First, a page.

The Black Willow is a tree of the floodplains. All floodplains are relatively unstable environments, at least in the time spans that a geologist considers. The floodplain was once part of the riverbed and it will be again in the future. Its soils are the sands and gravel plucked from higher up on the river, then reworked and deposited down on the floodplain. And as the river shifts in its banks, these floodplain soils will again be reworked to make new floodplain further downstream.
Plants that do well on the floodplain are those adapted to this instability. And of all the trees that inhabit the floodplain, perhaps no one typifies this adaptation to the instability as well as the Black Willow, Salix nigra. The Black Willow found on the Boquet River in northern New York is found everywhere from southern New Brunswick west to southern Ontario and south as far as Georgia, Oklahoma and Texas.
Black Willow is an unusual willow. Of the more than 50 species of willow inhabiting the northeast, only four are what you could properly call trees, and of these four only the Black Willow is a native to the area, the others coming originally from Europe or Asia. In fact the Black Willow is thought to be the largest species of willow anywhere in the world. Although it is often 40 to 50 feet high with a trunk diameter of 1 to 2 feet, in the valley of the Ohio River it reaches a record of 120 feet high with a trunk diameter of 8 feet.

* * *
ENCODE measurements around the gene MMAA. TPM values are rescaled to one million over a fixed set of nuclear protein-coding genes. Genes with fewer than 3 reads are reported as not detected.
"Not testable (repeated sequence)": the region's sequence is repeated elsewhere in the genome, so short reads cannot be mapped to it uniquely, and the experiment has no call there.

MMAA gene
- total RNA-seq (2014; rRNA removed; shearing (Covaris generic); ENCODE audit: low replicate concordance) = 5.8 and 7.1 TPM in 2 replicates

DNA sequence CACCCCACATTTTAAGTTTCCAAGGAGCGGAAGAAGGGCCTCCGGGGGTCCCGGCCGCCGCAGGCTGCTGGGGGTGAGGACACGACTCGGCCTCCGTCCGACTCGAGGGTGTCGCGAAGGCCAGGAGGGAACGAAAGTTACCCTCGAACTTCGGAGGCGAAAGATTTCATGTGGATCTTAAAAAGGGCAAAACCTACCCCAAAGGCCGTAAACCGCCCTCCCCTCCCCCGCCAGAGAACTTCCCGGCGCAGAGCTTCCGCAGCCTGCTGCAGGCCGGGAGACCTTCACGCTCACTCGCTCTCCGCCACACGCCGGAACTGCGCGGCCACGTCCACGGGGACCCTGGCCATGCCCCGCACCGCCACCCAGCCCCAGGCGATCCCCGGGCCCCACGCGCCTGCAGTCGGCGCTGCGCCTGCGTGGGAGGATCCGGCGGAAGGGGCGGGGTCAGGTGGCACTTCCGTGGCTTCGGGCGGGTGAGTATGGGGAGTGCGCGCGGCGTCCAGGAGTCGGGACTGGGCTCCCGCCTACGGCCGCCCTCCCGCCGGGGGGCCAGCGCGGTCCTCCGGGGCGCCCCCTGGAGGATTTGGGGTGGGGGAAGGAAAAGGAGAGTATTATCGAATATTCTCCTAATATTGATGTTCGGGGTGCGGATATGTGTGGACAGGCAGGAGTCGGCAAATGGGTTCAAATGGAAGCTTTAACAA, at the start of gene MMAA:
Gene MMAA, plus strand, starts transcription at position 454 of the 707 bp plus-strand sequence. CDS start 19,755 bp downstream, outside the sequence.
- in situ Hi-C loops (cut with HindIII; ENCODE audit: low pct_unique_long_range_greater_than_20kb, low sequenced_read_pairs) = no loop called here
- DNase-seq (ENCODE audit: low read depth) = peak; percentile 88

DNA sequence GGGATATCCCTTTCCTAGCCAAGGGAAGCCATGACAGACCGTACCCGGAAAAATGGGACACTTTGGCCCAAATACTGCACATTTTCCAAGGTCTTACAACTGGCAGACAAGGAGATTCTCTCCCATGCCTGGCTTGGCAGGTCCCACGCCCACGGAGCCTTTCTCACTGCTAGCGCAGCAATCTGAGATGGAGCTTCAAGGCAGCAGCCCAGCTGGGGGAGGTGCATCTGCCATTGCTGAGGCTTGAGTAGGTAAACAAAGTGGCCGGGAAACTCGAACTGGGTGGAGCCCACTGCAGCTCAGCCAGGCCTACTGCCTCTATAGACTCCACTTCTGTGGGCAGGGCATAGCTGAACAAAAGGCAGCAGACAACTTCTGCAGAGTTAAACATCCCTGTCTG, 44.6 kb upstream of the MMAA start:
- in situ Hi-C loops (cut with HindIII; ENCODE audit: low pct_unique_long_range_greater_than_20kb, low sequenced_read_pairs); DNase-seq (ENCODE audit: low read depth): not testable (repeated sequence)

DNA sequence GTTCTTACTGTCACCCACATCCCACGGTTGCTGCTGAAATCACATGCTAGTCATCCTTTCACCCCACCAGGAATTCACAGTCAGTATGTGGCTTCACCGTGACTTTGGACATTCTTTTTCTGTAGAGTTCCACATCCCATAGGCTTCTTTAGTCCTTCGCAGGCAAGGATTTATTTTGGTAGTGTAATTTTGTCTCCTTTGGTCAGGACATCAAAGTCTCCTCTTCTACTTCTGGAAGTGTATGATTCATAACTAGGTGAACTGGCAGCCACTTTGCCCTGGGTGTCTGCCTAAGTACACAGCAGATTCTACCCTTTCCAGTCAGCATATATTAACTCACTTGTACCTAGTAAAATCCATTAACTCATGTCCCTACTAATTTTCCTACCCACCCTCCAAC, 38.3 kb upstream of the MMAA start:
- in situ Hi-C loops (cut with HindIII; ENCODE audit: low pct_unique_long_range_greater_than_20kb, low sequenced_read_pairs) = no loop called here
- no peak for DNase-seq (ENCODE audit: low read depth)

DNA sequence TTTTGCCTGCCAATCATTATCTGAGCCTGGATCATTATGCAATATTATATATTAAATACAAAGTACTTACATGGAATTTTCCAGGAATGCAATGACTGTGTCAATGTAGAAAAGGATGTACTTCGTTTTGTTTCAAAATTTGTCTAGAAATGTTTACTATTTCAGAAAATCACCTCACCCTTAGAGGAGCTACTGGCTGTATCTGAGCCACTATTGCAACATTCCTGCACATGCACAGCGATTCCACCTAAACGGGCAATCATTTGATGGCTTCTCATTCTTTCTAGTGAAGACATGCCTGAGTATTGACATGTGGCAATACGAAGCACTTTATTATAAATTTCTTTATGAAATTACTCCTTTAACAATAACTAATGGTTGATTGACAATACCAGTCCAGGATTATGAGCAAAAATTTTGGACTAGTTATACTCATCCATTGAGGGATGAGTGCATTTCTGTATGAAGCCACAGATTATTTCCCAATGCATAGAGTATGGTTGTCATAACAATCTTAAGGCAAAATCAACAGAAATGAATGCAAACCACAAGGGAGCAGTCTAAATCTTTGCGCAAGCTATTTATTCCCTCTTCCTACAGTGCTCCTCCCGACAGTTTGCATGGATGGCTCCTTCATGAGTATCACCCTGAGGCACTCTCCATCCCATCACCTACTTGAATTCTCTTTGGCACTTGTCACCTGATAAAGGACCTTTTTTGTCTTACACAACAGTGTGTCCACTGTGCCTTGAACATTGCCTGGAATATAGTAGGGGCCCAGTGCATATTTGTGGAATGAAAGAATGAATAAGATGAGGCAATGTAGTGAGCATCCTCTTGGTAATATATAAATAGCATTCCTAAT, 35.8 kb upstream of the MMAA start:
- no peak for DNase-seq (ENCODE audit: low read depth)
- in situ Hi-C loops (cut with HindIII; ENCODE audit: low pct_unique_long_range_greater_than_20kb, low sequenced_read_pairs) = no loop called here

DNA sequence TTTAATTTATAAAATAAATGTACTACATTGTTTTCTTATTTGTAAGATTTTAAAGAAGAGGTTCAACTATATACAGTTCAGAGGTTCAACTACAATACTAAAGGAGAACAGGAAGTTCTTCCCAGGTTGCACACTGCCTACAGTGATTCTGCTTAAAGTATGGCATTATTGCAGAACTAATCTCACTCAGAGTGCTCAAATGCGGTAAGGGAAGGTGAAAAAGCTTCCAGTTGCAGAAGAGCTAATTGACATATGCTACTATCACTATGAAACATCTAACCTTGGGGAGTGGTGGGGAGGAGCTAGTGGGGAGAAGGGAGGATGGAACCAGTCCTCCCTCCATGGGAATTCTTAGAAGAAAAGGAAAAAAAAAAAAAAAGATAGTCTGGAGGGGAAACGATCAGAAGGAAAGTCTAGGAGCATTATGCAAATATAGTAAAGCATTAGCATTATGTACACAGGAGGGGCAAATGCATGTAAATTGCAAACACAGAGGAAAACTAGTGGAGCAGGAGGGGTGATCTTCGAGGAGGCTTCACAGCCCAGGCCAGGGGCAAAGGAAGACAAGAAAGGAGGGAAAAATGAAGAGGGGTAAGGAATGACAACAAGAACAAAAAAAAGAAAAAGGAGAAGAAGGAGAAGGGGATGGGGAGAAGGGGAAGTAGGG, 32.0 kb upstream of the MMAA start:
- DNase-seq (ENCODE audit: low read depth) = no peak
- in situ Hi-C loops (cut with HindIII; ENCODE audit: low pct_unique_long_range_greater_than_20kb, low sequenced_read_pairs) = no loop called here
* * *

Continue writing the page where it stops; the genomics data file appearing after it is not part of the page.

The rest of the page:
In addition to its size and floodplain habitat, the Black Willow can be distinguished from other willows by its dark blackish-brown bark, which is what gives it the name of Black Willow. The leaves are typically shaped willow leaves, between 3 and 6 inches long and between 1/4 and 5/8th of an inch wide. They are a slightly lustrous bright green on the upper surface and a slightly lighter green on the bottom surface. Unlike many other willows the bottom surface of the leaf is not hairy although the petiole is. The leaves have a lance shaped tip with finely toothed margins, and on at least some of the leaves the tip bends to one side to form a sickle shape. The latter character is very helpful in learning to distinguish the Black Willow from the other large willows. The twigs bearing the leaves are smooth and hairless, with a pair of conspicuous stipules at the base of each leaf. The twigs are brittle at the base and break off easily. In the spring a tiny "pussy" less than 1/8th of an inch long is a bud which will contain the male or female flower.
|The leaves of Black Willow are easy to distinguish from the other tree-sized willows. They have stipules (small leaf-like structures) at the base of each leaf and many of the leaves have a bend near the tip.|
Black Willow has no commercial value as a lumber tree. The wood is soft and weak and likely to "check". But in colonial times it was the preferred wood for making charcoal for black gunpowder.